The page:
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After half a century of disappointed hopes, where do developing countries go from here? Two economists refute some of the main myths of free market globalization in trenchant fashion. History does not show that the free market is the best path to prosperity. It is not true that globalization is simply a technological reality that cannot be stopped. The US economy has not outperformed its competitors in the 1990s. East Asia's success does indeed have lessons which other countries can emulate. Developing countries do not need economic policemen in the shape of the World Bank or IMF or WTO. Most important of all, in each key area -- trade and industrial policy, privatization, intellectual property rights, investment and financial policies, exchange rate and currency policy, labour and social welfare -- there are alternatives to neoliberal policies that the historical experience of particular countries has shown really work.
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There is no alternative - to neo-liberal economics, Americanisation and globalisation - remains the driving assumption within the international development policy establishment. Ha-Joon Chang and Ilene Grabel explain the main assertions of this dominant school. They combine data, a devastating economic logic, and an analysis of the historical experiences of leading Western and East Asian economies, to question the validity of the neo-liberal development model. They then set out practical alternatives in the key areas: trade and industrial policy; privatisation; intellectual property rights; external borrowing; investment; financial regulation; exchange rates, monetary policy, government revenue and expenditure. The most useful proposals that have emerged around the world are combined with some innovative measures of their own, in an empowering and accessible book.Review:
'This unusually well-written, direct and succinct book describes neo-liberal positions fairly; offers theoretically rigorous and empirically accurate critiques; and describes feasible, practical alternative policies that take realistic account of political, economic and financial constraints. Discussion of financial, monetary, fiscal, trade and industry policy and intellectual property rights is especially strong and constructive and makes important innovative contributions. It is a fine, carefully analytical achievement which would contribute to hastening both efficient and socially just development wherever the insights are appropriately used.' - John Langmore, Representative of the ILO to the UN 'Chang and Grabel demolish the myths (or fabrications) underlying neo-liberal views about economic development and provide succinct, constructive suggestions for policies regarding trade and industry, privatization and intellectual property rights, private capital movements, financial regulation, and macroeconomics. Reclaiming Development is a manifesto that should be on the shelves of policy-makers, academics, and students worldwide.' - Lance Taylor, Arnhold Professor, New School University, and author of Reconstructing Macroeconomics 'A growing number of developing countries are taking back control over economic policy from the IMF and the World Bank. The wide range of policy suggestions contained in this book provides a rich mine of concrete and practicable alternatives from which to choose in taking advantage of whatever room globalization still allows developing countries and reshaping economic policy in their own interests.' - Martin Khor, Director, Third World Network 'This book is not only a superb antidote to the numbing myths of neoliberalism but also a cogent and stimulating presentation of the many possibilities for alternatives to neo-liberal economic policy that both theory and history provide policy-makers and students of development.' - Thandika Mkandawire, Director, United Nations Research Institute for Social Development (UNRISD) 'The dominant neo-liberal economic doctrine asserts that there is no alternative to its policy prescriptions which provide the foundations for success in an age of globalization. This book questions and refutes the belief system implicit in the assertion. It does so in a manner that is highly iconoclastic. Yet, it is solidly grounded in economic theory and empirical evidence, both historical and contemporary.' - Deepak Nayyar, Vice Chancellor, University of Delhi 'The alternatives offered in this book make established wisdom turn cartwheels...Those in the higher echelons of power would have much to learn from a thorough read of a book such as this.' - Nina Gera, Dawn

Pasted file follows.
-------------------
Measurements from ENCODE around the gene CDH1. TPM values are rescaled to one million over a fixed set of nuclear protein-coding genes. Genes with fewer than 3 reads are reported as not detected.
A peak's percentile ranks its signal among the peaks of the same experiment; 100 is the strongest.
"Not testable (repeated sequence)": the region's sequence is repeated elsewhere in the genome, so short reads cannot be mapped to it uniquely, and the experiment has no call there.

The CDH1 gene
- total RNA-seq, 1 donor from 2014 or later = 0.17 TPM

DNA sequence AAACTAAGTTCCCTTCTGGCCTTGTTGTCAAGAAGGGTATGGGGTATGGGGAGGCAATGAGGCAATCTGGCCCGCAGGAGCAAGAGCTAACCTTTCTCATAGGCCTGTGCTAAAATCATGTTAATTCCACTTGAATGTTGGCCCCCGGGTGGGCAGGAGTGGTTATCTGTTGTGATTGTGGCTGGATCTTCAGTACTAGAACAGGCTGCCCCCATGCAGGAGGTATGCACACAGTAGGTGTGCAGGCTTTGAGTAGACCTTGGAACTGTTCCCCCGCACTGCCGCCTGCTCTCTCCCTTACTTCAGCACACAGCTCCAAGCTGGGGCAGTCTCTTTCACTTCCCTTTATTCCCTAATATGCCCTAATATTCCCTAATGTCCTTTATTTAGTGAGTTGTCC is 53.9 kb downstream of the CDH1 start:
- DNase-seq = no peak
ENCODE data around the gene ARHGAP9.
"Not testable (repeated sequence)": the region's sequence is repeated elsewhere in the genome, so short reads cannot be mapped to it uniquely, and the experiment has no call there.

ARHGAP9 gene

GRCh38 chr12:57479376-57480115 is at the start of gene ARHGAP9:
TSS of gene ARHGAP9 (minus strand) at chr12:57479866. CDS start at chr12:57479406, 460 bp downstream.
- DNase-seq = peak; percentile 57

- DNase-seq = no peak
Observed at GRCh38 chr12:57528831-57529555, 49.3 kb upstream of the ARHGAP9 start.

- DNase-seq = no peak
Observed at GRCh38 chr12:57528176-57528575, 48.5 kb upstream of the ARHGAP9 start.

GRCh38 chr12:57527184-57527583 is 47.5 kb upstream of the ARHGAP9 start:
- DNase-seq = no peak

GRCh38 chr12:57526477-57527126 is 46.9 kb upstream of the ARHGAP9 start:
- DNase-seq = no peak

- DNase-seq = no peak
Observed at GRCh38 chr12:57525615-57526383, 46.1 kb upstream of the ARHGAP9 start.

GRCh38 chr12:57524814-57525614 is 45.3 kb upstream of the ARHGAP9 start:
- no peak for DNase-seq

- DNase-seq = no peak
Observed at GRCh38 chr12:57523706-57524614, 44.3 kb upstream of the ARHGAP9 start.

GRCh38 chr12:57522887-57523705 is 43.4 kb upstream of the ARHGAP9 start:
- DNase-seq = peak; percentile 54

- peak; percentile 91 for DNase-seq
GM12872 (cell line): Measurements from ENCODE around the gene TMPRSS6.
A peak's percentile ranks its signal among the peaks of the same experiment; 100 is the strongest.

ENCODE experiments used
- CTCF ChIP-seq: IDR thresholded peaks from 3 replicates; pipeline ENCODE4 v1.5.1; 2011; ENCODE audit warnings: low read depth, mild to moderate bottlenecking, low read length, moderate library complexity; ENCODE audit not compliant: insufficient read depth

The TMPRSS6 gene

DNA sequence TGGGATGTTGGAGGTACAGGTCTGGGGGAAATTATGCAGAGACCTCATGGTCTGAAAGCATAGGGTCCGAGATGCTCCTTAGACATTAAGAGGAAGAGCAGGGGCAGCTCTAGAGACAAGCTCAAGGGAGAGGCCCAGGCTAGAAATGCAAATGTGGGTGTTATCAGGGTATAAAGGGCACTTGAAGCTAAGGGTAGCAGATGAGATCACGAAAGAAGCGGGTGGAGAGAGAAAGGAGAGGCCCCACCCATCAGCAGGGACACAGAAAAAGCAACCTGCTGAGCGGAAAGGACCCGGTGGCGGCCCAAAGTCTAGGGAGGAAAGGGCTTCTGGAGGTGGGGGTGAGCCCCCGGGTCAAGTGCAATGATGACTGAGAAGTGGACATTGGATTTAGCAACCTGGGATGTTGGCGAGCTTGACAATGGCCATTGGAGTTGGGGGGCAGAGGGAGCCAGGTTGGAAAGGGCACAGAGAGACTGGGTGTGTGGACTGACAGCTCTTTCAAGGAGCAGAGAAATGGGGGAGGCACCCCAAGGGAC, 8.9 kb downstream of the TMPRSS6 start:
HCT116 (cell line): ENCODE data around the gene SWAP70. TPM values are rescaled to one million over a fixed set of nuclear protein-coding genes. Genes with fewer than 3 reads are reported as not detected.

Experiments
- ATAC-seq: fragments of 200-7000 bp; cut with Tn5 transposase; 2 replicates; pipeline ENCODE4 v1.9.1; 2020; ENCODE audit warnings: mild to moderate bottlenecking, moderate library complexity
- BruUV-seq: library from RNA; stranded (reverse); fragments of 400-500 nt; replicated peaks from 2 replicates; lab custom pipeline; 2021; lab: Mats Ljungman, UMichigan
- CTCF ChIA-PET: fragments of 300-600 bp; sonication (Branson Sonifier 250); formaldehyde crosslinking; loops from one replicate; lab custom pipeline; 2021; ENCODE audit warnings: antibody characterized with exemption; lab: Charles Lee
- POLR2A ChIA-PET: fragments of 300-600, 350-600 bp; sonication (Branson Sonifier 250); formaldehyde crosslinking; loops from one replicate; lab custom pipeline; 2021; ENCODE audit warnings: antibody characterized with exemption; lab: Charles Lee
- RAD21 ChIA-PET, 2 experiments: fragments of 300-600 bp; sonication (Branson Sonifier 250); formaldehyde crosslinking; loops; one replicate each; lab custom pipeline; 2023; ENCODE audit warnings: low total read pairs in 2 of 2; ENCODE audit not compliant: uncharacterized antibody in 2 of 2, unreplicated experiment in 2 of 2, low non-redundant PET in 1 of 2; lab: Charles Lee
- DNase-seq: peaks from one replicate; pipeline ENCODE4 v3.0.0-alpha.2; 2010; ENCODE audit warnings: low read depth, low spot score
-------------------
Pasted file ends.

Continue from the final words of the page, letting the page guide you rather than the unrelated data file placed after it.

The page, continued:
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Book Description Zed Books, 2004. Hardcover. Condition: Brand New. revised edition. 192 pages. 7.75x5.00x0.75 inches. In Stock. Seller Inventory # 1842772007